In recognition of Autism Awareness Month, we will feature comments from our Little Star Center Board of Directors. This week’s Q&A is with Michele Trivedi, who has served on Little Star Center’s Board of Directors since 2006. Trivedi serves on the Health Benefits Mandate Task Force For Indiana and is active in the autism community.
What makes you most proud about serving on Little Star Center’s Board of Directors?
What makes me most proud of serving on the Little Star Board of Directors is that, even when it has been difficult, the Board has always made decisions that put the interests of the children and the quality of the therapy we provide to the children first. Even when that meant financial sacrifices, asking a Board member or a staff person to resign, or declining to expand into an area that was already served by multiple providers, we have always done what is in the long term best interests of the autism community in Indiana, the children we serve and their families. I love that about our Board!
During your time as board member, what do you think has been one of Little Star Center’s biggest success stories?
I think our biggest success is the dozens of little victories and successes our staff sees every day – they add up!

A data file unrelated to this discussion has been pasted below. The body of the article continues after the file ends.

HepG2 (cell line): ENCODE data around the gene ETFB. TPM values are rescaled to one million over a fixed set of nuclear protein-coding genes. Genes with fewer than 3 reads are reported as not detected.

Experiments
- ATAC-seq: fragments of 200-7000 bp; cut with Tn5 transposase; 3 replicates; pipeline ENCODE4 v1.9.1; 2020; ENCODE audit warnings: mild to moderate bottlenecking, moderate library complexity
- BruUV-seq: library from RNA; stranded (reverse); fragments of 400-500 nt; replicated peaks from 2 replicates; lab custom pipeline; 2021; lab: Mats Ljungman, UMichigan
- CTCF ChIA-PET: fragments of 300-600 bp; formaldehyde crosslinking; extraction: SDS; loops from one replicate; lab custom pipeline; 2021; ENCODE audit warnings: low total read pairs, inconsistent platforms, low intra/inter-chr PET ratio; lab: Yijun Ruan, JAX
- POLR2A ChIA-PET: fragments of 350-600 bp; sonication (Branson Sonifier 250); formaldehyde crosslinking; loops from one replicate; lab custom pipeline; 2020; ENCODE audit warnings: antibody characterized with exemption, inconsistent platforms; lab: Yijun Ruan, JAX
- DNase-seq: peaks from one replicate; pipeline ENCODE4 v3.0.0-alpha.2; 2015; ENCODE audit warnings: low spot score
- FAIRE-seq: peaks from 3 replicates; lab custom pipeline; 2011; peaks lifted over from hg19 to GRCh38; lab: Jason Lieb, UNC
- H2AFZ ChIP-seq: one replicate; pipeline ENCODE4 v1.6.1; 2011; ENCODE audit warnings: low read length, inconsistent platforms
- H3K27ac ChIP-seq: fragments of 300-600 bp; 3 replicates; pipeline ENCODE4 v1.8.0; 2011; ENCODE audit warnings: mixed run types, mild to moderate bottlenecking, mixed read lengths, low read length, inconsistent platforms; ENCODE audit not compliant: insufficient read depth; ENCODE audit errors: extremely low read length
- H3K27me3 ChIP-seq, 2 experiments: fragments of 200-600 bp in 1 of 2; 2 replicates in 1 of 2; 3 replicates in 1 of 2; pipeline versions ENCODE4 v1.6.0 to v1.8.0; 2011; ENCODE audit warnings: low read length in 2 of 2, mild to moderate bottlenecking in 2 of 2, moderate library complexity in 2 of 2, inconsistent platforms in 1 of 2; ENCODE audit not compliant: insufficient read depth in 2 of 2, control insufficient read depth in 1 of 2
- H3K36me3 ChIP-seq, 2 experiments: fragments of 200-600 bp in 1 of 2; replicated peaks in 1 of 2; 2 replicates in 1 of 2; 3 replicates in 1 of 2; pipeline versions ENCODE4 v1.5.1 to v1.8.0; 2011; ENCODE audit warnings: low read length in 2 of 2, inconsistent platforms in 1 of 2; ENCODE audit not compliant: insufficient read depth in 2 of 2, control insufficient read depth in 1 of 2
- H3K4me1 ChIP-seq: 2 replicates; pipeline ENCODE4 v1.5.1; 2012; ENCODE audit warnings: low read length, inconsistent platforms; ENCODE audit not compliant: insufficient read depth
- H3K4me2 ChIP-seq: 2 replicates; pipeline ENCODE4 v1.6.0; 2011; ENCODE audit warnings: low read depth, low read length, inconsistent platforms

What is one thing you want people to know about individuals with autism?
People with autism want to be accepted for who they are, and want to have their talents and contributions valued. They do not want to be categorized and constantly paid attention to for what they CANNOT do. People with autism are successful at many things, and if we, the “typical” people would learn to look beyond what we THINK is wrong with other people, we would find many talented, amazing people to fill jobs – places in higher education, places in our community, where we need people to think differently. We get too stuck on labeling and limiting others instead of finding possibility and promise.
What do you see for the future of autism services in Indiana? Which areas of service are in need of growth?
Indiana needs services that focus on peoples’ abilities and not just their “dis”abilities in order to facilitate better education, treatment, and job opportunities for people with autism and other disabilities. Families in Indiana need an objective way to assess ABA providers, their training and experience and quality. Health and human services need to break down the walls and silos and work with the communities they serve to provide more effective and more efficient services.
How has being a part of LSC impacted you personally?
First, the treatment my child receives from LSC has changed her life and our life as a family for the better. The functional skills she has gained, and our ability to manage challenges has been key to improving our quality of life. We can envision our child having a job, doing things other people take as “given”. When she was first diagnosed, all we were told were the “nevers”, and she has already gained many more skills than we ever thought she would. And we have truly met an extended family at Little Star. We have no family in the state, and this means a lot to us. It has been so encouraging and rewarding to be on the Board with a group of people who care so much about Little Star and all of the families and staff at Little Star.